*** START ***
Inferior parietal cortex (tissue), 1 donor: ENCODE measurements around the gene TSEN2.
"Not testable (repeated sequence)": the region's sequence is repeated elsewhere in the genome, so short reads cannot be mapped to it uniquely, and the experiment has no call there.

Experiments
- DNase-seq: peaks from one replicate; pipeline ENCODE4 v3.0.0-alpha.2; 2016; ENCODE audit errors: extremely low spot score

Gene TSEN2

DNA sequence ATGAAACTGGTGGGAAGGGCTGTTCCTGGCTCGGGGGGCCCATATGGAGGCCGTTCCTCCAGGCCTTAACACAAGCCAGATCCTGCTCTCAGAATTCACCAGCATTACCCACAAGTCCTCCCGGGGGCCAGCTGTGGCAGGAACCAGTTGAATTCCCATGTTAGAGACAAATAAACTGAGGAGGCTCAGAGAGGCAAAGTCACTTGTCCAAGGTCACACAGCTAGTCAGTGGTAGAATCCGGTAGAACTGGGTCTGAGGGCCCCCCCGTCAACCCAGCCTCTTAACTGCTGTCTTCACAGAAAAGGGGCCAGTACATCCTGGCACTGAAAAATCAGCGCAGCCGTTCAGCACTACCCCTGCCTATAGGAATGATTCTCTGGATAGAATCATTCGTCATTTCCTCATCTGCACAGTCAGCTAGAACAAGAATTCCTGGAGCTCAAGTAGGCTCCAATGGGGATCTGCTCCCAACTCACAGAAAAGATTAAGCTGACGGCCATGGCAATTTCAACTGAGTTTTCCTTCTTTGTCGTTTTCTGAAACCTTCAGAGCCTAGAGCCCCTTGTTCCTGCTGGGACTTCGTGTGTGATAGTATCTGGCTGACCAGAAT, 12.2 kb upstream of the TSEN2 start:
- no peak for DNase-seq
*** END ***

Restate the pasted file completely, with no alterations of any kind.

Inferior parietal cortex (tissue), 1 donor: ENCODE measurements around the gene TSEN2.
"Not testable (repeated sequence)": the region's sequence is repeated elsewhere in the genome, so short reads cannot be mapped to it uniquely, and the experiment has no call there.

Experiments
- DNase-seq: peaks from one replicate; pipeline ENCODE4 v3.0.0-alpha.2; 2016; ENCODE audit errors: extremely low spot score

Gene TSEN2

DNA sequence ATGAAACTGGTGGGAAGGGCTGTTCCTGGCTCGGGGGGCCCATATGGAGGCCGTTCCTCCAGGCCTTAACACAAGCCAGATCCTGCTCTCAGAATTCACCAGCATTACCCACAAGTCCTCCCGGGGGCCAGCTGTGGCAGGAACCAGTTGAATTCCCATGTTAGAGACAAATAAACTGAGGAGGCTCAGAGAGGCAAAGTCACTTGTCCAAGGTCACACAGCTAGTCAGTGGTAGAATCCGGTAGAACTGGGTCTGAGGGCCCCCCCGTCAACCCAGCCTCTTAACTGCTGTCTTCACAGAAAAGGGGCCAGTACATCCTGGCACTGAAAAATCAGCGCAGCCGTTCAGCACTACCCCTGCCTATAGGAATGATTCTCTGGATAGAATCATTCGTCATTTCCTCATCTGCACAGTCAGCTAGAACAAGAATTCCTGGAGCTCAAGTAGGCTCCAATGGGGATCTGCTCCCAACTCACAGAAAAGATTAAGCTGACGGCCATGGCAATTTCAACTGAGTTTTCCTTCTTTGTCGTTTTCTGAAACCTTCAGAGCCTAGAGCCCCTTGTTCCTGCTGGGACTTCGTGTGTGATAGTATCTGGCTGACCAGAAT, 12.2 kb upstream of the TSEN2 start:
- no peak for DNase-seq